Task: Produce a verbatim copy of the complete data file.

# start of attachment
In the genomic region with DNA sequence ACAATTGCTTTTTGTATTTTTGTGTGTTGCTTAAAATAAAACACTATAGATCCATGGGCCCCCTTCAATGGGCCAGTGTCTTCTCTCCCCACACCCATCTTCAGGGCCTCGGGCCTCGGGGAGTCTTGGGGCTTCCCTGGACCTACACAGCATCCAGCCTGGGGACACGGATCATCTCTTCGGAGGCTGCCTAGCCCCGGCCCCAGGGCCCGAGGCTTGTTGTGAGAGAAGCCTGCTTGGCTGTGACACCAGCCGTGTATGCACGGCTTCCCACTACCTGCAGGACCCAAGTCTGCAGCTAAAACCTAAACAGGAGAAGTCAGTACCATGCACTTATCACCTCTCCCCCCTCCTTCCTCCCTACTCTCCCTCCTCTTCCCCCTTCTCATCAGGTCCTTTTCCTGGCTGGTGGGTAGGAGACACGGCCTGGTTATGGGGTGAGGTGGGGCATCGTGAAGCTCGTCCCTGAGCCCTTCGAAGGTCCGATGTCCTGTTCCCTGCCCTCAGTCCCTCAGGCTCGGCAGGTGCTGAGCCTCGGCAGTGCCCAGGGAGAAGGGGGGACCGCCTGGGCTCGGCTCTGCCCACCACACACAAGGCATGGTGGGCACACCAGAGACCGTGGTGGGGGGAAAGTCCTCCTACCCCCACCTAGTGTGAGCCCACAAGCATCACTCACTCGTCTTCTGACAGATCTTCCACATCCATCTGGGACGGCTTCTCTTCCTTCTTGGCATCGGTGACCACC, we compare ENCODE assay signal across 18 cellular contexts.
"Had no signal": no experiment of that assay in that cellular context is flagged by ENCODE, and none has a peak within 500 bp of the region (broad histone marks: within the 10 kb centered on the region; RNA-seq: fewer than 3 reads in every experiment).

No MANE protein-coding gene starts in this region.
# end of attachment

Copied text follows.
In the genomic region with DNA sequence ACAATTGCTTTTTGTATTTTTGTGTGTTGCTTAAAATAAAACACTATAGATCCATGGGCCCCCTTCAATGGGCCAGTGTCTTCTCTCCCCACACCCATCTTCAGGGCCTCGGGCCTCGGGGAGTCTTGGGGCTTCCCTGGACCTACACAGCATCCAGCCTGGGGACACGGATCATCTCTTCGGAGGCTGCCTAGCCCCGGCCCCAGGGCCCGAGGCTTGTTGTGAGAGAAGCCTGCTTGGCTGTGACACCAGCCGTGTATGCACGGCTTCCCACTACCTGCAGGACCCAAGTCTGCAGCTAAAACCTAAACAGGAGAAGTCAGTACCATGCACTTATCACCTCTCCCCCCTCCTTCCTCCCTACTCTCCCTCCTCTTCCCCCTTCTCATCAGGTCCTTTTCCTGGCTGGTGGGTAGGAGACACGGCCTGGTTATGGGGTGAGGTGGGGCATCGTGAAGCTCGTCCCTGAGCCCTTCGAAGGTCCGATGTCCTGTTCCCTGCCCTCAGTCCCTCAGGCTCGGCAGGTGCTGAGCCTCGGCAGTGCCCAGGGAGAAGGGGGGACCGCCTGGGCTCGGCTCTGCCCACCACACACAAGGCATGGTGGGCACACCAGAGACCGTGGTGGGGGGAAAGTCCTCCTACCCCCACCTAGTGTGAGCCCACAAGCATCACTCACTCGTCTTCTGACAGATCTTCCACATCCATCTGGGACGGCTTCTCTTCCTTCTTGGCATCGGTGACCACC, we compare ENCODE assay signal across 18 cellular contexts.
"Had no signal": no experiment of that assay in that cellular context is flagged by ENCODE, and none has a peak within 500 bp of the region (broad histone marks: within the 10 kb centered on the region; RNA-seq: fewer than 3 reads in every experiment).

No MANE protein-coding gene starts in this region.